There was no time to be flustered, remembers Christal Gardiola in this new journalist’s essay on her first foray into the world of magazine fact-checking.
National Post columnist Nathalie Atkinson caught me at a bad time. I was on my way to work when she returned my call. One of the sources for a Ryerson Review of Journalism feature I was fact-checking, I’d tried and failed to get Atkinson on the phone for a couple of days. Ring. Ring. I didn’t want to pass up the opportunity, so in my high-heeled boots, I stopped in the middle of a Ryerson hallway, spread out my papers on the floor and calmly responded, “Hi Nathalie, thanks for calling me back….”
The art of fact-checking revolves around time. This is the most valuable lesson I learned as one of the heads of research for the RRJ’s Spring 2009 issue. Along with my instructor, editor and fellow head of research, I assigned my colleagues to confirm facts in each other’s feature pieces. Like clockwork, every checker from our masthead faced the constraints of minutes and seconds. There wasn’t a sliver left for delays: the length (1,500 to 5,000 words) and number of sources (11 to 25 or more) in each story required checkers jump start their duties as soon as they got the copy. (Un)fortunately, because of my position and a dropout in staff, I checked two features instead of one. The strain of going through the process twice was enough to drive me to a Red Bull binge for a couple of days, in addition to my usual three cups of coffee—all before 5 p.m.. (I also cut back on my Keno lottery card purchases after spending much of my cash on caffeine.)
In the midst of production, there was no time to be flustered—only time to remember the rules that our research consultant Veronica Maddocks told us to keep in mind: Don’t read quotes; check facts within quotes. Be prepared. Keep all your files.
Everyone knew what was at stake. Any errors, no matter how small, will damage the magazine’s reputation. As Sara Lippincott, a New Yorker fact-checker from 1966 to 1982, said, inaccuracies “will live on and on in libraries carefully catalogued, scrupulously indexed … silicon-chipped, deceiving researcher after researcher down through the ages, all of whom will make new errors on the strength of the original errors, and so on and on into an exponential explosion of errata.” So at times my masthead and I went to the extremes to make sure everything was correct.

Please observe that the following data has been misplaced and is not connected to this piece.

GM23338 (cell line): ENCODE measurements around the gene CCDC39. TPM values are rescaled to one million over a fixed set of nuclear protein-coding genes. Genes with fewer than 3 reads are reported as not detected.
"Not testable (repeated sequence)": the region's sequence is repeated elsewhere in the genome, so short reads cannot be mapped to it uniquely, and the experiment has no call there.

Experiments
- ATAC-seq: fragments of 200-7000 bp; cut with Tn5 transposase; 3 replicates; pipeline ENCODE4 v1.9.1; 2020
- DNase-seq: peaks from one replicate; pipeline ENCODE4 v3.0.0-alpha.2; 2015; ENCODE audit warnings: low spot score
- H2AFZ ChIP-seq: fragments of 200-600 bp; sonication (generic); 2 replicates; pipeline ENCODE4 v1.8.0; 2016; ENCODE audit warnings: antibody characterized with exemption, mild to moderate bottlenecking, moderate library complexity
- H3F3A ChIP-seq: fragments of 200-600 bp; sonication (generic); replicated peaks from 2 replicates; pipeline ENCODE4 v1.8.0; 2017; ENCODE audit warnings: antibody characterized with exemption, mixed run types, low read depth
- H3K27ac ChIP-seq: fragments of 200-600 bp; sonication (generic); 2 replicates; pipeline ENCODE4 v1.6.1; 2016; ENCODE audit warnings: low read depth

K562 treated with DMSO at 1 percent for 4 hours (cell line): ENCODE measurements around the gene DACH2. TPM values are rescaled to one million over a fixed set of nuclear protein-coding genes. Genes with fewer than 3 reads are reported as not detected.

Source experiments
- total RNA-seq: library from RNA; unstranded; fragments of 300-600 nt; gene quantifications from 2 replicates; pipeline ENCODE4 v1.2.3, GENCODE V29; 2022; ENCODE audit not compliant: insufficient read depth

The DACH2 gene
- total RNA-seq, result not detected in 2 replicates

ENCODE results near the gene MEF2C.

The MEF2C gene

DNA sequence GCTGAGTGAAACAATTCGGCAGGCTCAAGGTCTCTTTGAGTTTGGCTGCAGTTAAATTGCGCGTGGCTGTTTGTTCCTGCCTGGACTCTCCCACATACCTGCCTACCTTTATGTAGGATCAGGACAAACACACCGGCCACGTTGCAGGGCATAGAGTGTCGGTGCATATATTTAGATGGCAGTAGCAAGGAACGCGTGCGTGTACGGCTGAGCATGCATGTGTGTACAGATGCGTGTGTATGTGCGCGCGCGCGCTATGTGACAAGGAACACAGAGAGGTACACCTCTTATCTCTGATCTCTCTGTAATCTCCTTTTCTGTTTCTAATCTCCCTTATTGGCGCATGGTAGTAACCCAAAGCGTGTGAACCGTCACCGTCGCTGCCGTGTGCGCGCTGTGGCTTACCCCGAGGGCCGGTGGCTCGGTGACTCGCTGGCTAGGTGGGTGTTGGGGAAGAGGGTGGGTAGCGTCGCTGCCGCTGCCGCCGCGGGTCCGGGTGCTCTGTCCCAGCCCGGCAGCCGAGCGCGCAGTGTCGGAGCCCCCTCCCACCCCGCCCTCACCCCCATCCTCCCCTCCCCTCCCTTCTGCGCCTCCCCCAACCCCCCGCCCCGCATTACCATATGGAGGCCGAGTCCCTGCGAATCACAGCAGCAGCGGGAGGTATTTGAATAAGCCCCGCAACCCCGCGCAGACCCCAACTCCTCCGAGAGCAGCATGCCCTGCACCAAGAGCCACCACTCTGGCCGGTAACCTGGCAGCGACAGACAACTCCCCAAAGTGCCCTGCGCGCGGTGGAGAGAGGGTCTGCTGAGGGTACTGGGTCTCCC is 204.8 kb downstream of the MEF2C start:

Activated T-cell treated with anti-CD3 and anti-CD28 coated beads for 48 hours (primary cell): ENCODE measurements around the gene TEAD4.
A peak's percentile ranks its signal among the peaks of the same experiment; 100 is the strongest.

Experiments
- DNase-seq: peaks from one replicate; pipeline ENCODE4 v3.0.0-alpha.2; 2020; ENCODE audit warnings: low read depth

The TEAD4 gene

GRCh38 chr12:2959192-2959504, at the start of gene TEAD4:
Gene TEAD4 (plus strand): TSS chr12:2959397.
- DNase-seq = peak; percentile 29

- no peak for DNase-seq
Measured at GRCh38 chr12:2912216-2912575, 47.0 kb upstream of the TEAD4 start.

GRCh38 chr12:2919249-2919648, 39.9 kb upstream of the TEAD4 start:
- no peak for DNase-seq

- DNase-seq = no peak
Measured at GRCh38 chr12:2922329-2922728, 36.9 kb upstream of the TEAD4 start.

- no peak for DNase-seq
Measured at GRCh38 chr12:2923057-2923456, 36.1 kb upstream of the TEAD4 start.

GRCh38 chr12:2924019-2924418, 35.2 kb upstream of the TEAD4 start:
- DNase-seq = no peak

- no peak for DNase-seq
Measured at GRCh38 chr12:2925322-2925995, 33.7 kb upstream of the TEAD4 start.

Lora Grady, our front of book editor, volunteered to check Henry Champ’s column about the veteran foreign correspondent’s time covering politically driven stories around the world. In it, Champ mentions wrapping his passport in a bandana and pinning it inside his jacket during his trip to Lebanon in the late ’80s. He worried that the worn-off silver Canadian emblem would be mistaken for an American one. Grady looked for pictures. The images all showed a golden emblem. Grady then spoke to a man from Passports Canada to double-check. “He confirmed my suspicions; the emblem has always been gold,” she said. “So I ticked off the sentence and headed home.” The next morning Grady got a call from the same Passports Canada man saying the emblem was in fact silver from 1985 to 1988.
After checking off every fact, Grady called Champ to go over mistakes in the piece. As she recounted her emblem story, Champ paused and said, “Oh yes, you’re right. It must have been gold then.” Grady then realized Champ got his passport before 1985.
Grady, like the rest of our staff, needed to be “checking sure.” It’s a term we learned from a third-year professor that means a checker is so sure that a fact is true, she would bet her life, or her magazine’s reputation, on it. Generally, this means she has verified the fact with the most authoritative sources. To ensure a seamless operation, we came in during weekends, called out-of-country sources and, in our last resort, settled for e-mail verifications. In between finger cramps from pressing telephone numbers and sounding like a telemarketer for leaving too many voicemail messages, my classmates and I also had to ask some uncomfortable questions: Is The Globe and Mail office lobby made of marble and granite? Do you refer to yourself as a dinosaur? This is in context of how long you’ve been in the industry. Would you say the colour of your building is pink or red? Did you mention during the lecture that you were hung over? In summary you said you were criticized as a “fucking Muslim, Jewish, whore bitch?” Embarrassment came and left like a gust of wind. If any of my colleagues were shy before fact-checking, they weren’t after.
I certainly lost any hint of timidity after my experience with Ian Pearson. As one of the sources in a last-minute feature, I tried phoning his house again and again on a Sunday afternoon. My instructor said he might be out of town. Sure enough, he was in Vancouver. I sent him an e-mail around seven at night and decided to call it a day. On my way to exit the school, I stopped by the washroom. As I closed the stall and was about to unzip my pants, my cell phone rang. The caller ID read: Ian Pearson. Without hesitation, I picked it up. We said our salutations and I tried quickly to turn the door’s knob. Too late. The toilet flushed automatically. Convinced he heard that untimely sound, I walked to the nearest sink and placed my hand on the motion-censored faucet. After all, I’d hate for Pearson to think I couldn’t be bothered to wash my hands.
Christal Gardiola is a freelance writer based in Toronto.